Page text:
He presented the prisoners with a series of questions and proposed to debate them based only on the Quran and the hadith, or ways of the prophet. The first question was, "Is Yemen an Islamic nation?" The prisoners said no; Al-Hitar said yes. He gave them copies of Yemen's constitution and legal code and volunteered to change anything they could find that was un-Islamic. They came up with nothing. Al-Hitar next brought up Yemen's alliances with the United States and other non-Islamic countries. "Nations have treaties with other nations," he told them. "Even the prophet did, in his time." When the prisoners objected to the existence of vice, he told them that vice existed even in early Islamic times—otherwise, the Muslim caliphates would never have developed criminal law.

The scholars and the prisoners discussed whether President Saleh had the right to lead the country, whether war was justified, and whether killing non-Muslims was allowed. (The judge's answers: Yes; only if you are attacked first; and no.) Al-Hitar has told captives that as a member of the United Nations, Yemen is honor-bound not to attack other countries, and even if another nation has harmed Yemen, only the government has the right to retaliate.

What becomes clear from talking to Al-Hitar is that a crucial component of his success with the prisoners is convincing them of the legitimacy of the state. There is an appeal to Yemeni tribalism in all this: As part of the tribe, you must honor its promises. But this reliance on the notion of rightful leadership suggests the Yemeni model cannot spread across the Middle East. In a part of the world where legitimacy is highly relative, Yemen's government looks pretty good. President Saleh ran virtually unopposed in the 1999 election and is grooming his son to be his successor. But he is also a genius at balancing competing interests, not least by letting the leaders of the religious Islah Party play a role in government. His cult of personality is small, and the press in Yemen is fairly free. In other words, you can make a case here that the government is the right one, and a disaffected young zealot might take you seriously. This would be much harder to achieve in Egypt, Pakistan, or Saudi Arabia.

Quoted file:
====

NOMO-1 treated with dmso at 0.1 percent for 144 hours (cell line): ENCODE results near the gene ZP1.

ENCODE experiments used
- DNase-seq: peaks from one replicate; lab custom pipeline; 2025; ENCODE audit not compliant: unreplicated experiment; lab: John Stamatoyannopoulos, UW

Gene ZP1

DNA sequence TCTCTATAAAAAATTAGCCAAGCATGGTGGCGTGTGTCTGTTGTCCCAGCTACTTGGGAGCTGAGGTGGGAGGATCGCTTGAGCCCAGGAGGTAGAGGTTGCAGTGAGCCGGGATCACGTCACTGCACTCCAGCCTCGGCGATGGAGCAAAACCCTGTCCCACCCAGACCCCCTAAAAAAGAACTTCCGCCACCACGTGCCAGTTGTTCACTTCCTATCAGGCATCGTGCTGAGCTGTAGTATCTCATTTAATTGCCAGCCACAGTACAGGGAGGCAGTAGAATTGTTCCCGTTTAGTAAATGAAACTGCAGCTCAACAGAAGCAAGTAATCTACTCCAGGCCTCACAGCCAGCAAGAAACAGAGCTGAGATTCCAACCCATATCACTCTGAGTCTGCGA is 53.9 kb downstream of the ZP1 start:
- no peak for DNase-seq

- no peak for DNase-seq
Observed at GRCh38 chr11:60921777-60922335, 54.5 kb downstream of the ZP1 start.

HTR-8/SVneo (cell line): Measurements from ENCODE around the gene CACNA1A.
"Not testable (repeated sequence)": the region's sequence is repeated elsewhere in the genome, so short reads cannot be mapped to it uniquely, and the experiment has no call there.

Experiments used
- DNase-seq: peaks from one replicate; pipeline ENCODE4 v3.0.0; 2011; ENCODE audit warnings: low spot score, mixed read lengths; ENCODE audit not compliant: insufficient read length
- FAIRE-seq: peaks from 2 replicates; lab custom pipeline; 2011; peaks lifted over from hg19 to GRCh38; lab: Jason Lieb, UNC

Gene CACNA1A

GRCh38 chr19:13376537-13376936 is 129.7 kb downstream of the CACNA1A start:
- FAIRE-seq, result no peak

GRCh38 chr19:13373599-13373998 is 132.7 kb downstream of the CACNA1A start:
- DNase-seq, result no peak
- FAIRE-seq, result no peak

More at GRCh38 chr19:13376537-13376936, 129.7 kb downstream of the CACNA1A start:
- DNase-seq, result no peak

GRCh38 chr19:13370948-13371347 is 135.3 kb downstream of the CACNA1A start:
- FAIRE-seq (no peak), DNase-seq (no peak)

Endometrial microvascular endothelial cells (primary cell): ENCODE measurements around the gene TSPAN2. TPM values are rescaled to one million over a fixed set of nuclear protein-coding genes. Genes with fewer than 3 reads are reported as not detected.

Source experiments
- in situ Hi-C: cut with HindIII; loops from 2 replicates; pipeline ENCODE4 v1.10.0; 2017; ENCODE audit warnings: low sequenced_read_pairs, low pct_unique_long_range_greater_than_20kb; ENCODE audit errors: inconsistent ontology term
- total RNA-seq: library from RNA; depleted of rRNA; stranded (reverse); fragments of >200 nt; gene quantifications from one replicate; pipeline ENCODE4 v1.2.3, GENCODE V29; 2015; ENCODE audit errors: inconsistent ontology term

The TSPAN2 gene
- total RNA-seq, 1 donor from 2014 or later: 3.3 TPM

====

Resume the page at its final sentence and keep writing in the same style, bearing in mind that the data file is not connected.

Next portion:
As to whether Islamic dialogue can cure fanaticism locally, many Yemenis I've talked to think Al-Hitar's methods work, but mostly on the margins. That is, the men he is winning over are not the die-hards. He has probably stopped some low-level attacks, but he wouldn't be able to convert Osama Bin Laden. (Although the judge has stated publicly that he would talk to Bin Laden if Bin Laden were willing.)

But even small successes are victories when it comes to fighting fanaticism. Al-Hitar will soon meet with a new group of prisoners for more of what he calls "intellectual surgery." His faith in his methods is secure: "The pen and the tongue that God has granted you can achieve more than all the weapons in the world."